Approximately 22,000 in-house personnel support the Army R&D mission. Working with a diversified set of physical resources which range from solid-state physics laboratories to outdoor experimental ranges, these personnel conduct research, technology, and product support activities for the total Army in medicine, the life sciences, psychology, physics, engineering, and numerous other fields of science. Microelectronics, fludics, and digital computing are only three major examples of technologies in which major advances have sprung from our in-house organizations.
In order to enhance management of the acquisition fruits of the S&T process, an Army Acquisition Corps has been established, composed of career professionals who are dedicated to bringing a career commitment to the highly technical acquisition process. Persons committed to this specialized career field are offered significant educational opportunities to enhance their professionalism.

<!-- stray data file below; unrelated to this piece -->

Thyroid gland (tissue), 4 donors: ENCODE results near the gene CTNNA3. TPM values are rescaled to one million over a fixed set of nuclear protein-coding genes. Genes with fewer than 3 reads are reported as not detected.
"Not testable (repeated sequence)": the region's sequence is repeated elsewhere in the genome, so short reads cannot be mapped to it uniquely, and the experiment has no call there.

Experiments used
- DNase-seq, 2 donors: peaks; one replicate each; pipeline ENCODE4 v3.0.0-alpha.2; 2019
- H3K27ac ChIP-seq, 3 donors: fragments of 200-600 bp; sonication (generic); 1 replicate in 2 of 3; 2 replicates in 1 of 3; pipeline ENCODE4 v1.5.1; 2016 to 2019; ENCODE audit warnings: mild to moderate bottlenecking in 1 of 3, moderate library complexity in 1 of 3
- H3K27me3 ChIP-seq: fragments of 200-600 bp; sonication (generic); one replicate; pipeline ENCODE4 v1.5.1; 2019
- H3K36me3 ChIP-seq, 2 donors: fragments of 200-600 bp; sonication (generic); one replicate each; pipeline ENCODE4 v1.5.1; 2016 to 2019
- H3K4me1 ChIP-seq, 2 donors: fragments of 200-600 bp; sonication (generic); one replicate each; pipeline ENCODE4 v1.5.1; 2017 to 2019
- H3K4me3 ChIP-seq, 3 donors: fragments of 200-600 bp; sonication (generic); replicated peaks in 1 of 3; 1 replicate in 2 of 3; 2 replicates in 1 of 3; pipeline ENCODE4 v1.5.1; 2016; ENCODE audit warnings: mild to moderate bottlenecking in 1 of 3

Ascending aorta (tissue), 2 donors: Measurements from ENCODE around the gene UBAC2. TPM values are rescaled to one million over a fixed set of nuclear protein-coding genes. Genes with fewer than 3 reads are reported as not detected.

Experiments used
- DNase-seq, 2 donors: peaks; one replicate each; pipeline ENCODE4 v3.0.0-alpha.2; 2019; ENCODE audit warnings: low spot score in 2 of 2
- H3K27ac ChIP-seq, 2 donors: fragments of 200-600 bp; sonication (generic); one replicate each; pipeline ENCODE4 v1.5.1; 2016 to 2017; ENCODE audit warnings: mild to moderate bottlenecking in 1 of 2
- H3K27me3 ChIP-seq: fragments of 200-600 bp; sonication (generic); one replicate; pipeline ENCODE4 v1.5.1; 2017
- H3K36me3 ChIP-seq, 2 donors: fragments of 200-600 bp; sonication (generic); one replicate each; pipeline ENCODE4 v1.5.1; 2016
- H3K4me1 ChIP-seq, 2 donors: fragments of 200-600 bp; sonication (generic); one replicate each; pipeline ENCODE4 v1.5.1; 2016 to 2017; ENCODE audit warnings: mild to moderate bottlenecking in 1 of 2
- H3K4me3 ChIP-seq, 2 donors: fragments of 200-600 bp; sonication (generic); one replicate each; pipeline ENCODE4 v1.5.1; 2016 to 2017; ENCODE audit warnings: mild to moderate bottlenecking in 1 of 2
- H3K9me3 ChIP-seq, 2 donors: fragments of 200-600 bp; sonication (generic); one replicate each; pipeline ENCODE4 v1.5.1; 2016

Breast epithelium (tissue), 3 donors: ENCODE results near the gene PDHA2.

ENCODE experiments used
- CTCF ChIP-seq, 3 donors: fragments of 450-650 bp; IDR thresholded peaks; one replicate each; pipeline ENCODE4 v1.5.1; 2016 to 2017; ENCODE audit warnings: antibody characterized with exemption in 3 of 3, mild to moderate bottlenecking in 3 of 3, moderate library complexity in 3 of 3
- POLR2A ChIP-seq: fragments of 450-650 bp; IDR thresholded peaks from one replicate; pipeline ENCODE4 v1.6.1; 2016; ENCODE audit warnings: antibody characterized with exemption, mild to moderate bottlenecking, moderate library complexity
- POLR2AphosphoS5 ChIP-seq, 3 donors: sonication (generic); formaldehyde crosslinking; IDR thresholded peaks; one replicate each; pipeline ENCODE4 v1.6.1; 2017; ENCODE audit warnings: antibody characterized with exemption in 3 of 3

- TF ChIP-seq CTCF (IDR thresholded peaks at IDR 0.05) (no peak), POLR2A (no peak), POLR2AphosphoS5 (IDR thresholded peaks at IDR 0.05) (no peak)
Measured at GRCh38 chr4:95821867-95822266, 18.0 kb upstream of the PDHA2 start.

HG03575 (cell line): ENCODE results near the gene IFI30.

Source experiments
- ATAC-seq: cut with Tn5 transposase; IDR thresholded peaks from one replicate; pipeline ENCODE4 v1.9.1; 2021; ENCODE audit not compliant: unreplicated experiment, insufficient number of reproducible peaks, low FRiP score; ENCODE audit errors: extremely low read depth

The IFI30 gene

Demographic projections for college graduates indicate a declining number of engineers and scientists in the period from 1990 to 2015. To address this issue, which has received national attention, the Army is developing a comprehensive set of policies and plans to recruit, train, and retain scientists and engineers. These policies include the selective use of demonstration programs to enhance recruitment, the proper use of long-term fellowships for graduate degrees, and the placement of individuals in laboratories for "hands-on" work assignments. Retention is a major issue since technical personnel often are wooed with higher salaries by U.S. industry and academia. The experimental use of wider pay bands, special pay, and other OSD and Army initiatives are being studied to remedy this problem. For example, the Army has extended the career track for world-class scientists through the implementation of the Scientific/Technical (ST) Corps--equivalent to GS-16 through GS-18 in pay. In the past two years the total number of ST positions has risen from 3 to 40.